Definición de vogue en inglés:

vogue

Saltos de línea: vogue
Pronunciación: /vəʊg
 
/

sustantivo

1The prevailing fashion or style at a particular time: the vogue is to make realistic films
Más ejemplos en oraciones
  • His brilliant, fluid landscape sketches in oils and watercolour were inspirational and he helped create a vogue for ‘troubadour’ subjects.
  • This created a vogue for such biographies in which the fictional element became progressively greater until the world saw the emergence of a new genre - the novel.
  • It initiated a vogue for revenge theatre that lasted for decades, and it shares many elements with the greatest of all revenge tragedies, Hamlet.
Sinónimos
fashion, mode, style, trend, taste, fad, fancy, passing fancy, craze, rage, enthusiasm, passion, infatuation, obsession, mania, fascination; fashionableness, modishness, popularity, currency, prevalence, favour; Frenchdernier cri
informal thing, trendiness, coolness, snazziness
1.1 [mass noun] General acceptance or favour; popularity: crochet garments are in vogue this season
Más ejemplos en oraciones
  • However, he said, as part of the Government's commitment to urban generation, parks were in vogue again.
  • The military coup may be a thing of the past, but the popular coup is in vogue.
  • Commercial property is also back in vogue with UK fund managers.
Sinónimos
fashionable, in fashion, voguish, stylish, in style, modish, up to date, up to the minute, modern, ultra-modern, current, prevalent, popular, in favour, in demand, desired, sought-after, all the rage, trendsetting, chic, smart; the latest thing, the big thing, the last word; Frenchà la mode, le dernier cri
informal trendy, hip, cool, big, happening, now, in, with it, ritzy, flash, snazzy, natty, nifty, swinging, bang up to date
North American informal tony, kicky

adjetivo

[attributive] Volver al principio  
Popular; fashionable: ‘citizenship’ was to be the government’s vogue word
Más ejemplos en oraciones
  • But what is the real impact on the home front of our obsession with fashionable and vogue trends?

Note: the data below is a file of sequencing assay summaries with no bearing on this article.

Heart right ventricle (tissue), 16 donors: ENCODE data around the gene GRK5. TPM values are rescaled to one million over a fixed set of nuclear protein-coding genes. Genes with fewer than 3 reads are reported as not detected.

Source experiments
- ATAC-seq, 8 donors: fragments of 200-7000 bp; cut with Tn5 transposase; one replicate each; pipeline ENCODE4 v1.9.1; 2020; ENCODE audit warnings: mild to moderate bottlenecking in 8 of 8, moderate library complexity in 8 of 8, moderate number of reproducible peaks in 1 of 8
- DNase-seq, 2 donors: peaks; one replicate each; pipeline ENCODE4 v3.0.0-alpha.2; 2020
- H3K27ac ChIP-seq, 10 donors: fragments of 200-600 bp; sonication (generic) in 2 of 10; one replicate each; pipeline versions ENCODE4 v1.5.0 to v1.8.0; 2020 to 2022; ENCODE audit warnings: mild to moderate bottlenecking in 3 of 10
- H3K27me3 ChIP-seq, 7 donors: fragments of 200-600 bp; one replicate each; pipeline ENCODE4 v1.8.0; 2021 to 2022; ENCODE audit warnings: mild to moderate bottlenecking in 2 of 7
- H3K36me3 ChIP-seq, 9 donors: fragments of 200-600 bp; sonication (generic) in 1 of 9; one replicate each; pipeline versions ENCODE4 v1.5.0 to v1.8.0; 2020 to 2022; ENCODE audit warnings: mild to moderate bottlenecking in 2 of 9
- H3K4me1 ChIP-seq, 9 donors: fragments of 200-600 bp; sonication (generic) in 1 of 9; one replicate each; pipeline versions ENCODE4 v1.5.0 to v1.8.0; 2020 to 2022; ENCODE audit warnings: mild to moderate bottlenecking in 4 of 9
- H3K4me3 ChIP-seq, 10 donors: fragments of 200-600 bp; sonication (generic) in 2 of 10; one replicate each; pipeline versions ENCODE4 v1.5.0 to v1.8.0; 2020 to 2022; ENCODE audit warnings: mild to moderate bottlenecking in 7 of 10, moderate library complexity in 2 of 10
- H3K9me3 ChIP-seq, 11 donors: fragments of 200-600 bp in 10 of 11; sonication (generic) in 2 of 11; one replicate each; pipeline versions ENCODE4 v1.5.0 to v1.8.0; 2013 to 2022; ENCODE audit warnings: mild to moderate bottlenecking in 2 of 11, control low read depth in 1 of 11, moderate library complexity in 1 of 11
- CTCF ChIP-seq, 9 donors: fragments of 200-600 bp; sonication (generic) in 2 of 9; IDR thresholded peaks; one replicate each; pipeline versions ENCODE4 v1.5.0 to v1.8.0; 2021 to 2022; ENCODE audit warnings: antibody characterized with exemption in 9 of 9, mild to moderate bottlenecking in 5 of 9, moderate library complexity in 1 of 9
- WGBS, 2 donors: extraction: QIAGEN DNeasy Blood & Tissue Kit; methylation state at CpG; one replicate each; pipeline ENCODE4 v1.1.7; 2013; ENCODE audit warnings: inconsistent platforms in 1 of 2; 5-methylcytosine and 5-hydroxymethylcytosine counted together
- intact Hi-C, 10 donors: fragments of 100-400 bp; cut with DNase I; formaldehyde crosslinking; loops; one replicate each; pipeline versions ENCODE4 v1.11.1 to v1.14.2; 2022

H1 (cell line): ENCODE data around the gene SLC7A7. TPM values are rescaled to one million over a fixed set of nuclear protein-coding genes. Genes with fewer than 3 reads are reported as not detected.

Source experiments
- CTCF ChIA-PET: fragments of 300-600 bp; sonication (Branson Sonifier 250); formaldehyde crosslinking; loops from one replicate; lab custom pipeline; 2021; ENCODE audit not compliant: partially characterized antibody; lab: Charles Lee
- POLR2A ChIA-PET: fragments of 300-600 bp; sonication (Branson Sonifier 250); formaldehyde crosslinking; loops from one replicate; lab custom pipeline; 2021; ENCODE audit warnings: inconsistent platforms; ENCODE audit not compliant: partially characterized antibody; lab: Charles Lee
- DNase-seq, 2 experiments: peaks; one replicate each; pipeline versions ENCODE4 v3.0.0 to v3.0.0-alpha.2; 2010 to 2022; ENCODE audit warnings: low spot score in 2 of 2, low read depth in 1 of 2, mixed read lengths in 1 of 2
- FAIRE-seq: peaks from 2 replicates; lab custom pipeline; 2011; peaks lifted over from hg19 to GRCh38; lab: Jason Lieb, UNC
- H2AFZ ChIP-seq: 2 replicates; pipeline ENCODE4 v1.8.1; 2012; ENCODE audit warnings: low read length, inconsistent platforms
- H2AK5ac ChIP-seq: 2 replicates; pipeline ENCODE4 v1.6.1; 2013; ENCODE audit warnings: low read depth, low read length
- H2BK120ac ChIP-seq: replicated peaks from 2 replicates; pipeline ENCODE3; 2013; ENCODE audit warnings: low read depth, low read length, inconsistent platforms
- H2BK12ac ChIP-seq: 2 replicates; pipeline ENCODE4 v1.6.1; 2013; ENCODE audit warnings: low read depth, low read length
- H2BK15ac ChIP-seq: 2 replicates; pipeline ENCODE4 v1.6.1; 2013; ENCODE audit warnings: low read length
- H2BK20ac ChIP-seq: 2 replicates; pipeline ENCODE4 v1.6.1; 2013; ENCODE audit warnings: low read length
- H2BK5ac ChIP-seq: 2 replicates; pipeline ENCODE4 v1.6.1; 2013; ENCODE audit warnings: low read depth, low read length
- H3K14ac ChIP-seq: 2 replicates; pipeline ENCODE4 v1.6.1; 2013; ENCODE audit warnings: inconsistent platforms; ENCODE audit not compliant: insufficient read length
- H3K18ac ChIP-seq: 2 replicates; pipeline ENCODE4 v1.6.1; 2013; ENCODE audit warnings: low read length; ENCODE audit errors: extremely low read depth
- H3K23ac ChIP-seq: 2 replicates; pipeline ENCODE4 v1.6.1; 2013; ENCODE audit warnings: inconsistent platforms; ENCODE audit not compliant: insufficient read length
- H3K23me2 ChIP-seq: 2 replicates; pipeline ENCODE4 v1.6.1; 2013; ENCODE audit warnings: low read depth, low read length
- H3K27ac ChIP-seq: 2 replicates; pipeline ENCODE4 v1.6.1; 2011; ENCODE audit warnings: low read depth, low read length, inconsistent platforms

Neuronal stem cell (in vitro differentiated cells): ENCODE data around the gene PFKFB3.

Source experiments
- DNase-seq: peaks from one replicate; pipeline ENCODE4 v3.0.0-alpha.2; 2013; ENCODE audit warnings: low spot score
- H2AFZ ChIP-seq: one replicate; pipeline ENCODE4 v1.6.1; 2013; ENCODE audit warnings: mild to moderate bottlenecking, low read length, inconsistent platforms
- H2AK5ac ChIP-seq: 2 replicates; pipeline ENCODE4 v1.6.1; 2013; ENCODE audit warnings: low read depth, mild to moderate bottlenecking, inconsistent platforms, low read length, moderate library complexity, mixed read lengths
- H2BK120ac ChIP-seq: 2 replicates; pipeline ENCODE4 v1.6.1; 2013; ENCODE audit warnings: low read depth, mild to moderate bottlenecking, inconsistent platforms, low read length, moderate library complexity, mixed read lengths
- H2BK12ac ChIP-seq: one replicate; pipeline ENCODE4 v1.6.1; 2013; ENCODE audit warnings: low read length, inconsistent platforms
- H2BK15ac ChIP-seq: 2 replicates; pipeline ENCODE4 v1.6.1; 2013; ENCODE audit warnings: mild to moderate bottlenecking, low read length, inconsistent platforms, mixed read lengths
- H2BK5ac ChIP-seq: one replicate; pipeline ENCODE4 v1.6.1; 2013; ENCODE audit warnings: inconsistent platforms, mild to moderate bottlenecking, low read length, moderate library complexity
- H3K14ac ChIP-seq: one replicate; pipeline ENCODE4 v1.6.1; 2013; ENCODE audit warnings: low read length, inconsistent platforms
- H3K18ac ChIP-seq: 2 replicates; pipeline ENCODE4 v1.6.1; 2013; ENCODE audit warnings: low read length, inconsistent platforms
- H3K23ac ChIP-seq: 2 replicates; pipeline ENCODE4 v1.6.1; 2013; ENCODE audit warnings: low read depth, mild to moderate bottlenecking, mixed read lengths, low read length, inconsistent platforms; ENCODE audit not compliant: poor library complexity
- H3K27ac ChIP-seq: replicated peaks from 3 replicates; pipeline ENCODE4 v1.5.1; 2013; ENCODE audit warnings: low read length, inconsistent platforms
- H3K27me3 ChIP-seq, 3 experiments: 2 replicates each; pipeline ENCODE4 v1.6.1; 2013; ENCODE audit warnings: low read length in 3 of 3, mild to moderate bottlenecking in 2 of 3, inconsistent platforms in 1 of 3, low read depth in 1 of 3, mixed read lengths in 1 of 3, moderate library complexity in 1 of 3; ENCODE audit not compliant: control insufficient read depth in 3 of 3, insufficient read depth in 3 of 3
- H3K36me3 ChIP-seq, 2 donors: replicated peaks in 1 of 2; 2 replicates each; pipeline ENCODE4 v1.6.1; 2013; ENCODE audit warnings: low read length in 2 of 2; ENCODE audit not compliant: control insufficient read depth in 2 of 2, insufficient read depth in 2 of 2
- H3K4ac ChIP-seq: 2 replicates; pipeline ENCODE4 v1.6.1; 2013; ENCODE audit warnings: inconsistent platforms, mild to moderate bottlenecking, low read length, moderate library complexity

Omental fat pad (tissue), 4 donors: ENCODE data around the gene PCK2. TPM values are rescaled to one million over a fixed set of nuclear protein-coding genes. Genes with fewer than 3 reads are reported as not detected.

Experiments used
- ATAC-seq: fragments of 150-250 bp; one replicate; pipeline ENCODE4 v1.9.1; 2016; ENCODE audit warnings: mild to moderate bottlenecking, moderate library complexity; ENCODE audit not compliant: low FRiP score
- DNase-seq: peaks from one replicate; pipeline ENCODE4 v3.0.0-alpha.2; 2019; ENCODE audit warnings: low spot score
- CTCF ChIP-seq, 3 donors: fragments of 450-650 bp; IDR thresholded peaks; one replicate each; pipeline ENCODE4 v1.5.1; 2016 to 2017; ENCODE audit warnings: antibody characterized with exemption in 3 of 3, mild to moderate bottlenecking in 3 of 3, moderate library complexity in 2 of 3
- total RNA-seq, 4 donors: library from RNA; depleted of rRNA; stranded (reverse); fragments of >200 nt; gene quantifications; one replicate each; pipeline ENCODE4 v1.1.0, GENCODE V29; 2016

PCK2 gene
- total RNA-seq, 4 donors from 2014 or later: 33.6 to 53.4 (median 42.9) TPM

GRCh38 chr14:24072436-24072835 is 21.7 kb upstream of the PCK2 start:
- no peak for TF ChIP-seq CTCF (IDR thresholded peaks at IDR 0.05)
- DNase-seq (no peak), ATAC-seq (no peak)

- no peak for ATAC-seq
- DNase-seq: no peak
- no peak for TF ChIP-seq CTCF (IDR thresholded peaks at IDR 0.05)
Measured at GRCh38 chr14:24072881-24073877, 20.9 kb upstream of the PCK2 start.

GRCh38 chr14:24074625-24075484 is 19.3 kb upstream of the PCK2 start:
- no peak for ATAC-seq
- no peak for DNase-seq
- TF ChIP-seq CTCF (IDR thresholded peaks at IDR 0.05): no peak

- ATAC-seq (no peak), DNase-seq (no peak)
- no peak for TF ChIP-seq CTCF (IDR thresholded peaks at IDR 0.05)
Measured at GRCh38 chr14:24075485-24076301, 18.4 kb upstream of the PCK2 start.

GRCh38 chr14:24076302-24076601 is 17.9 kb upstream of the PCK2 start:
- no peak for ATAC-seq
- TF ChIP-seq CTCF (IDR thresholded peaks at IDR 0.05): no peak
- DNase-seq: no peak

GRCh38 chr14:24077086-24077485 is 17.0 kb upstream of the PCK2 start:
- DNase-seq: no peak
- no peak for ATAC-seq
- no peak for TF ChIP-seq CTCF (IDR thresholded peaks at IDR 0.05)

• Mostly, the ‘girl crush’ seems to be a vogue phrase for something that has been around for a long time: a fawning but nonsexual interest one woman has in another.
  • Trash cinema has become the vogue topic for film scholars.

verbo (vogues, vogueing or voguing, vogued)

[no object] Volver al principio  
Dance to music in such a way as to imitate the characteristic poses struck by a model on a catwalk.
[ 1980s: from the name of the fashion magazine Vogue]
Más ejemplos en oraciones
  • I ‘vogued’ down the street and at parties with my friends.
  • But, yes, she is going to take pieces from the well of gay culture and move them into her own work and make a lot of money off of it, whereas the people who invented vogueing don't make a dime.
  • She can rap, she can vogue, she can do bondage and ballads, but one thing she can't be is clean-cut.

Origen

late 16th century (in the vogue, denoting the foremost place in popular estimation): from French, from Italian voga 'rowing, fashion', from vogare 'row, go well'.

Derivativos

voguish

adjetivo
Más ejemplos en oraciones
  • Luckily, the food, presented in the voguish mix-and-match style, is so decent that none of this really matters.
  • Words often take on an aura of voguish cool, and then become redundant.
  • Forcing cities and universities down the voguish path of architectural novelty, aside from inflicting inhospitable garishness on residents, denies the lessons of history.

voguishness

sustantivo

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